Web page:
That is for all of us, all the time, and with our church here at Holy Family I feel I’m preaching to the choir - we are a small but very active parish here in East Taunton and it doesn’t go unnoticed.  Others have often said to me how much we have going on with our bible studies, adoration, special Masses, Youth, March for Life (pray for the March Pilgrims as we leave for the March on Thursday morning), Saint Vincent de Paul, Knights of Columbus, That Man is You and WINE - Woman in the New Evangelization ministries for the men and women of our parish and others too.  Our outreach has affected the lives of many enriching the spirituality of those individuals as well as that of our parish and beyond.

If you feel you are on the outskirts of all these parish ministries jump in, find one of our very active ministries and get involved.  If you already are involved then invite a friend or two or twelve to get involved with you and share that gift with them! If you aren’t comfortable with that then just spend some time at our adoration chapel in the Parish center praying for the church.  Don’t neglect the power of prayer, it is one of our most important ministries to help sanctify us and our Church and our world.

As Saint Francis of Assisi said:
Sanctify yourself and you will sanctify society.

Friday, December 13, 2019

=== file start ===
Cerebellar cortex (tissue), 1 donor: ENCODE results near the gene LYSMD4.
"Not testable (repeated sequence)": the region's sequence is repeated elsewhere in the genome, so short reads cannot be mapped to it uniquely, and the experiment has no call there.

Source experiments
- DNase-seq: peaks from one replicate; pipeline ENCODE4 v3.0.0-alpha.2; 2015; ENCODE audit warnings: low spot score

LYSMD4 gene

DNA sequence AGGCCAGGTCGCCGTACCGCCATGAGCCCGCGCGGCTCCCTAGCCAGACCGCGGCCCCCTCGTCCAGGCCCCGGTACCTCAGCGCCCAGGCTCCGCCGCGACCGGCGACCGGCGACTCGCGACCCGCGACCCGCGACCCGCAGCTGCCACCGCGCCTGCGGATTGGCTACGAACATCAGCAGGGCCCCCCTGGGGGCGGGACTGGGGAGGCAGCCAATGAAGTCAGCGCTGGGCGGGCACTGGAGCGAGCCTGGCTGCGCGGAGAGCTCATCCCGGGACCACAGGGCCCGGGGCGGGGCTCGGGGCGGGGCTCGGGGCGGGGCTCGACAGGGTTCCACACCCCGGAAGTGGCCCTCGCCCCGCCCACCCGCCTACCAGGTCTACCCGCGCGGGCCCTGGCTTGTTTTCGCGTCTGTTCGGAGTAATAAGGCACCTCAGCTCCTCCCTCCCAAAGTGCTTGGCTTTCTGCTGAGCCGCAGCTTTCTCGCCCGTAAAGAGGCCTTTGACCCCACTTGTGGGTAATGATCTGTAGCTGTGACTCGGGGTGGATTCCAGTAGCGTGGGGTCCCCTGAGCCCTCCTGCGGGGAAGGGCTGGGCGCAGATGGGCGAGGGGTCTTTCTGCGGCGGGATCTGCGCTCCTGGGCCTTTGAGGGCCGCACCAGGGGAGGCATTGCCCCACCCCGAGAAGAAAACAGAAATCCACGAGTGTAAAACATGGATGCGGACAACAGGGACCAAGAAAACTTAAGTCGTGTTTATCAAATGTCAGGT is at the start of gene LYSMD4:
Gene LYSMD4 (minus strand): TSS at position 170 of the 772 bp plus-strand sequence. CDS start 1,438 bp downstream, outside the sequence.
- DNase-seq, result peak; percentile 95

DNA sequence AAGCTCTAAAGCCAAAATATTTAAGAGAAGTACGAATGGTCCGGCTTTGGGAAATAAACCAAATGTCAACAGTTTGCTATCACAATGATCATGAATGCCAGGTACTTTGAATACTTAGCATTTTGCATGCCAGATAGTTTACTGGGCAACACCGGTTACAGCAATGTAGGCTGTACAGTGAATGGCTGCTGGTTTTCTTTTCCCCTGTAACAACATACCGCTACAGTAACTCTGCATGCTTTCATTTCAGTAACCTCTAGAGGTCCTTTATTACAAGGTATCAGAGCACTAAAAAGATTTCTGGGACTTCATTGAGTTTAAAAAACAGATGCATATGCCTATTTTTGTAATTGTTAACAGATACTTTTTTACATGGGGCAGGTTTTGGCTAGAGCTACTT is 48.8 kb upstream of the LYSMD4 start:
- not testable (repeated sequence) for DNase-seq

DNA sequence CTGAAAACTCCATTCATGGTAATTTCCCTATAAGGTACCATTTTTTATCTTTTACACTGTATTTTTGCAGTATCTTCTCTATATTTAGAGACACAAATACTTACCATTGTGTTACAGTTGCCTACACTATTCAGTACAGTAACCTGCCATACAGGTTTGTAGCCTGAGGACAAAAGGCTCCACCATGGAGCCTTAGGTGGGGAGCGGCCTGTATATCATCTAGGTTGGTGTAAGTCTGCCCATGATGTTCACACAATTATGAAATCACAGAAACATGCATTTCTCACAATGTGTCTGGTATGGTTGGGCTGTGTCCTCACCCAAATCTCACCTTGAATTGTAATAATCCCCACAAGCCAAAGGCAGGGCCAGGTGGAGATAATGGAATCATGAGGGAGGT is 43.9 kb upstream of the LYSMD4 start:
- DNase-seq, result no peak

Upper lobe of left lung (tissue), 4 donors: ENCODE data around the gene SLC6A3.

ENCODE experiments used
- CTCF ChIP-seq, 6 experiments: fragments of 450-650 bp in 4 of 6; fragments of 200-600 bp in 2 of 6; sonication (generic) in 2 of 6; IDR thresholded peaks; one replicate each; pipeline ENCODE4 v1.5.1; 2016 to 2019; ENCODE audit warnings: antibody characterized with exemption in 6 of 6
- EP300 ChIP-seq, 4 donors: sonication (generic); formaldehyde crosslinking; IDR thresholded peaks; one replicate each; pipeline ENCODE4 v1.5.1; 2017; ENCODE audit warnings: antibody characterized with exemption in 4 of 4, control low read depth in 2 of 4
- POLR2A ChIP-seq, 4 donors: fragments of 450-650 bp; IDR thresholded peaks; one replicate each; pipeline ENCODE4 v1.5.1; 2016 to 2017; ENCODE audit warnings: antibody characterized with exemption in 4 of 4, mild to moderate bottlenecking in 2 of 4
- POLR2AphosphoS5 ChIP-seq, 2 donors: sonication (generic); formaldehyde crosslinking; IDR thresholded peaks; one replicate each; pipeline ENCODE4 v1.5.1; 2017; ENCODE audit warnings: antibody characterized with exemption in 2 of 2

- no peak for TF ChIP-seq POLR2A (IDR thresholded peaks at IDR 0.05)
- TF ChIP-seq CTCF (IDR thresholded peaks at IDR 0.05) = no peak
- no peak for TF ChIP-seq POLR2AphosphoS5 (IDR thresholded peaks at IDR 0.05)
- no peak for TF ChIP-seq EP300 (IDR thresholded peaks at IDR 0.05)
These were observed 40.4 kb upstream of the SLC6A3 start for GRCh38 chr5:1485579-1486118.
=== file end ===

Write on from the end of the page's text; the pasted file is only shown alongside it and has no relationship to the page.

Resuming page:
Fear not!

December 15, 2019
Third Sunday of Advent

I’m going to start today by reflecting on the Theology of A Charlie Brown Christmas.  Seriously, bear with me as I explain.  I was reading a blog about this and it touched upon something I bet not many of us noticed.  I certainly never noticed it after watching it yearly for over 50 years.  When Linus is on stage, explaining what Christmas is all about to Charlie Brown and the others, there is a moment that is very subtle but says a lot.  As Linus says the words: 

And the angel said unto them, Fear not: for, behold, I bring you good tidings of great joy…

The moment Linus says “fear not” he drops his blanket.  Linus never drops his blanket, remember the exchange when his sister Lucy tells him:
And get rid of that stupid blanket! What's a Christmas shepherd gonna look like holding a stupid blanket like that?

And to that Linus replies:
Well, this is one Christmas shepherd who's going to keep his trusty blanket with him.

The thing that gets Linus to let go of his trusty blanket is when he states that line from Luke talking about the good tidings of old where the savior that they had long awaited had finally come!

In the first reading the prophet Isaiah tells us:
Be strong, fear not! Here is your God, he comes with vindication; with divine recompense, he comes to save you.

He comes to save you.  Yes, you, not just me, not just that person sitting beside you, not just those of us serving here on the altar.  He comes, also to save that person in your family who is not here with you today.   This salvation is for all!  This Sunday is called Gaudete Sunday.  Gaudete means rejoice.  Yet we seem to live in a world filled with anxiety, darkness, and fear.  Why?  

One of the reasons is we seem to focus more on our earthly security blankets.  These cannot be trusted.  My major security blanket is stability.  I do not like change at all, I am “one Christmas shepherd who's going to keep his trusty stability with him” you could say.